61. 61. Analysis & Planning BOS-05_Six Paths Framework-01A Path 6-Participate in shaping external trends over time - All industries are subject to external trends that affect their businesses over time, like the rapid rise of the cloud or the global movement toward protecting the environment. - It is not about predicting the future, nobody can, it’s impossible. - Key insights into blue ocean strategy rarely come from projecting the trend itself, they arise from business insights into how the trend will change value to customers and impact the company’s business model. - Three principles are critical to assessing trends across time: 1. Decisive to the business. 2. Irreversible. 3. Have a clear trajectory. - Many trends can be observed at any one time, like a discontinuity for in technology, the rise of a new lifestyle, a change in regulatory or social environments; but usually not all will have a decisive impact on any particular business. P 69/129
  62. 62. Analysis & Planning BOS-05_Six Paths Framework-02A Path 6-Participate in shaping external trends over time In the late 1990s, Apple observed the flood of illegal music file sharing programs as: By 2003, more than 2 billion illegal music files were being traded/month. At that time, buying a CD album (legally); it costed an average of $19. The demand on MP3 players was rising & increasing rapidly, like Apple hit iPod. P 70/129
  63. 63. Analysis & Planning BOS-05_Six Paths Framework-02B Path 6-Participate in shaping external trends over time iTunes made an agreement with 5 major music companies to offer legal, easy to use and flexible †„†„†„Žà la carte song downloads. iTunes allowed buyers to freely browse 200,000 songs, listen to 30 second sample, and download an individual song for 99 cents or an entire album for $9.99; they broke a customer annoyance factor that was the need to buy an entire album for one song, and customers get their need legally. Moreover, iTunes music editors included a number of added features usually found in physical music stores like Best Love Songs, celebrity playlists and Billboard charts. The sound quality was higher than any illegally shared music because iTunes were encoding songs in a format called AAC which was superior to MP3. P 71/129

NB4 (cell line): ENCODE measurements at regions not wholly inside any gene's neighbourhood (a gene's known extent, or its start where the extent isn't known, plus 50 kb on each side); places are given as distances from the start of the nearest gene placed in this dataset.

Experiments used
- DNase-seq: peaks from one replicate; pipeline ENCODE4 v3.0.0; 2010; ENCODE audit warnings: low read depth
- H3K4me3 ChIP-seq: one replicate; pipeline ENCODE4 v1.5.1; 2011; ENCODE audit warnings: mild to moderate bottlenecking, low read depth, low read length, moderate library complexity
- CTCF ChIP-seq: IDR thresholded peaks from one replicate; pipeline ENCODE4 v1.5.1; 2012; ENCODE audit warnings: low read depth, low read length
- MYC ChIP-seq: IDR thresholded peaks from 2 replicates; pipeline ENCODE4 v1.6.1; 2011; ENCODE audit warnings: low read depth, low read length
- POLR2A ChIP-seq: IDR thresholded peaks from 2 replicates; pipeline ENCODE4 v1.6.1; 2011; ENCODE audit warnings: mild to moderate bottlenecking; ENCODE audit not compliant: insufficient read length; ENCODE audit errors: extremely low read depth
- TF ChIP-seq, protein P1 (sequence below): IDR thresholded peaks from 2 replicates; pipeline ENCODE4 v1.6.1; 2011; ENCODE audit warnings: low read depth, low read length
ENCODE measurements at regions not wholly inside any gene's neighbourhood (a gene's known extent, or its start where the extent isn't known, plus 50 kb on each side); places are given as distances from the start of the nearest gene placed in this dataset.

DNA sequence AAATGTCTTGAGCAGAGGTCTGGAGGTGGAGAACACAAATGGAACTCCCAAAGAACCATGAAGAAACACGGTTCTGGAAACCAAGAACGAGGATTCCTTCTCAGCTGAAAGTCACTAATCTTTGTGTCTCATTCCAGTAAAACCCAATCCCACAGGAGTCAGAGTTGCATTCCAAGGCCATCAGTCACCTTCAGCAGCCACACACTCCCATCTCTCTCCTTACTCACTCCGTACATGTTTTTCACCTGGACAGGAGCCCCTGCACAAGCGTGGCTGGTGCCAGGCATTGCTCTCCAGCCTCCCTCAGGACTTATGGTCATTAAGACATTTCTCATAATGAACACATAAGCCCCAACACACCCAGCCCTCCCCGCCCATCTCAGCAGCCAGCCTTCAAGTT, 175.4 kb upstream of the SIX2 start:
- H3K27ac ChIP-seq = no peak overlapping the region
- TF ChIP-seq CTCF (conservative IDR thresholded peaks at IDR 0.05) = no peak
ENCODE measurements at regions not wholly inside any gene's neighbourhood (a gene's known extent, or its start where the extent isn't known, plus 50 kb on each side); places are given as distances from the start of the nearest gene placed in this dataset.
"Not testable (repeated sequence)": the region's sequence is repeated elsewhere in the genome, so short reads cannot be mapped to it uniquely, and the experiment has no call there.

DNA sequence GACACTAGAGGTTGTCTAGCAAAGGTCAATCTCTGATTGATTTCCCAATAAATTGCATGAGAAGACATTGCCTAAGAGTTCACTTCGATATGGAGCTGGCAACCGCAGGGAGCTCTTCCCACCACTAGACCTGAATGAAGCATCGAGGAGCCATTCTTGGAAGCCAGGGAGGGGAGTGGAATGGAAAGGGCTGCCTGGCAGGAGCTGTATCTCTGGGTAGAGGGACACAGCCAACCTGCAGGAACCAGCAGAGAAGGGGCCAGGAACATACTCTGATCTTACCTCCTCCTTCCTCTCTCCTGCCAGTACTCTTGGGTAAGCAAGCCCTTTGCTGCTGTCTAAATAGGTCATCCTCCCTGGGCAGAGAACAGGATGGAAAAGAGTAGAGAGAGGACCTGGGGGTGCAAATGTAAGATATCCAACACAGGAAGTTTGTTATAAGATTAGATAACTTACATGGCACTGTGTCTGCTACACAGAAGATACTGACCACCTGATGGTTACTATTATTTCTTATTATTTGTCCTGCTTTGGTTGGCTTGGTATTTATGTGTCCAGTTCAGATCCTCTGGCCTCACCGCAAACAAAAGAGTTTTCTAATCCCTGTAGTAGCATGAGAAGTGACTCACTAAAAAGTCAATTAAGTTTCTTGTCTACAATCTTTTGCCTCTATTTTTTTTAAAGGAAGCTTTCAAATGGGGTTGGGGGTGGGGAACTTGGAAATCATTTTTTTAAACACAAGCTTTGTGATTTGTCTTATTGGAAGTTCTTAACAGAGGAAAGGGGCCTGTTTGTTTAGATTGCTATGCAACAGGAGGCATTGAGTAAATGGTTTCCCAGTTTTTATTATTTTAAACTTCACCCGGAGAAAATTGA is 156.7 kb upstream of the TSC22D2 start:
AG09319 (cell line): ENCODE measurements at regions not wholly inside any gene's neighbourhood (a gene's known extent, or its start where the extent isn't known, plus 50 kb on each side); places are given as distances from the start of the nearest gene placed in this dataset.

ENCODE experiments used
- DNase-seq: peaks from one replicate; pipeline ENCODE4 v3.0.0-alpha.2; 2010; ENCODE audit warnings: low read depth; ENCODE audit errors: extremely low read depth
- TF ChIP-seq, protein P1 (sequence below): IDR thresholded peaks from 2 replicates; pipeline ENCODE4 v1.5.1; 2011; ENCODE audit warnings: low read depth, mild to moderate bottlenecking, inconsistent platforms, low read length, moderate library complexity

64. 64. Analysis & Planning BOS-05_Six Paths Framework-03 Path 6-Participate in shaping external trends over time CNN created the first real-time 24 hour global news network based upon the rising tide of globalization. When CNN entered the US news market; it induced a strategic reversal and market share upset. ABS, CBS and NBC –though had historically strong market shares- were devastated. P 72/129
  65. 65. Analysis & Planning BOS-05_Six Paths Framework-04 Path 6-Participate in shaping external trends over time - Cisco’s insight to create a blue ocean was as much about value innovation as it was about technology. - The world was hampered by slow data rates & incompatible computer networks, the number of internet users was doubling every 100 days. - Cisco routers, switches and other networking devices were designed to create breakthrough value for customers, offering fast data exchange in a seamless networking environment. P 73/129
  66. 66. Blue Ocean Strategy Executives & Departments Heads December 15th, 2016. Session III/III P 74/129
  67. 67. Formulation Sequence of Blue Ocean Strategy Buyer Utility Map Pioneer Migrator Settler Map Price corridor of the mass Visualizing Strategy P 75/129
  68. 68. - Compare your business with competitors by drawing “as is” canvas. - See where your strategy needs to change. - Draw the “to be” strategy. - Get feedback on alternative strategy canvas from customers, competitors’ customers and noncustomers. - Use the feedback to build the best “to be’ future strategy. - Go into the field to explore the six paths. - Observe the distinctive advantages of alternative products & services. - See which factors you should Eliminate, Reduce, Raise &/or Create. - Distribute “Before- and-after strategic profiles on one page for easy comparison. - Support only those projects and operational moves that allow company to actualize the new strategy. Visual Exploration Visual Awakening Formulation-BOS-01_Visualizing Strategy-01 Focus on the big picture Not the numbers VisualStrategyFair VisualCommunication P 76/129